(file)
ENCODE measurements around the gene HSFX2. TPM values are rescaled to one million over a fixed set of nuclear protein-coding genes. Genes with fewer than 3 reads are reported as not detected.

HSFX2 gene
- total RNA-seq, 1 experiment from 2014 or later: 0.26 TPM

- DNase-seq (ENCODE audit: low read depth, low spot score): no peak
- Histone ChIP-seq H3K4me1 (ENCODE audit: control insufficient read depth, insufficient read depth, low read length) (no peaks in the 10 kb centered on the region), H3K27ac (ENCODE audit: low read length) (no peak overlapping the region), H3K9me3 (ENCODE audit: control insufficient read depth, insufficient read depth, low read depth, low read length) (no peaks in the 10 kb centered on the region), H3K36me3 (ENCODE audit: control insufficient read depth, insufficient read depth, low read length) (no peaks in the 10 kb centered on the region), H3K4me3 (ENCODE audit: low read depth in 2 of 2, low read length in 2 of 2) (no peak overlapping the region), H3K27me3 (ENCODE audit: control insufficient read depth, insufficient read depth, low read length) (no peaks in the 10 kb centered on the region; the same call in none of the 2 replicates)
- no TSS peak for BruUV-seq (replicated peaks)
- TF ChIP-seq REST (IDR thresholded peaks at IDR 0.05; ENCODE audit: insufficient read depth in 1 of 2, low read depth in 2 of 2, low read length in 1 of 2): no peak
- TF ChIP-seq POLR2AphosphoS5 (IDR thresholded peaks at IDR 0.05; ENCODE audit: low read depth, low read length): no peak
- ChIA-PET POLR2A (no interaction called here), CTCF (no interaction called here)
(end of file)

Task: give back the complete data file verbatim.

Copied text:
ENCODE measurements around the gene HSFX2. TPM values are rescaled to one million over a fixed set of nuclear protein-coding genes. Genes with fewer than 3 reads are reported as not detected.

HSFX2 gene
- total RNA-seq, 1 experiment from 2014 or later: 0.26 TPM

- DNase-seq (ENCODE audit: low read depth, low spot score): no peak
- Histone ChIP-seq H3K4me1 (ENCODE audit: control insufficient read depth, insufficient read depth, low read length) (no peaks in the 10 kb centered on the region), H3K27ac (ENCODE audit: low read length) (no peak overlapping the region), H3K9me3 (ENCODE audit: control insufficient read depth, insufficient read depth, low read depth, low read length) (no peaks in the 10 kb centered on the region), H3K36me3 (ENCODE audit: control insufficient read depth, insufficient read depth, low read length) (no peaks in the 10 kb centered on the region), H3K4me3 (ENCODE audit: low read depth in 2 of 2, low read length in 2 of 2) (no peak overlapping the region), H3K27me3 (ENCODE audit: control insufficient read depth, insufficient read depth, low read length) (no peaks in the 10 kb centered on the region; the same call in none of the 2 replicates)
- no TSS peak for BruUV-seq (replicated peaks)
- TF ChIP-seq REST (IDR thresholded peaks at IDR 0.05; ENCODE audit: insufficient read depth in 1 of 2, low read depth in 2 of 2, low read length in 1 of 2): no peak
- TF ChIP-seq POLR2AphosphoS5 (IDR thresholded peaks at IDR 0.05; ENCODE audit: low read depth, low read length): no peak
- ChIA-PET POLR2A (no interaction called here), CTCF (no interaction called here)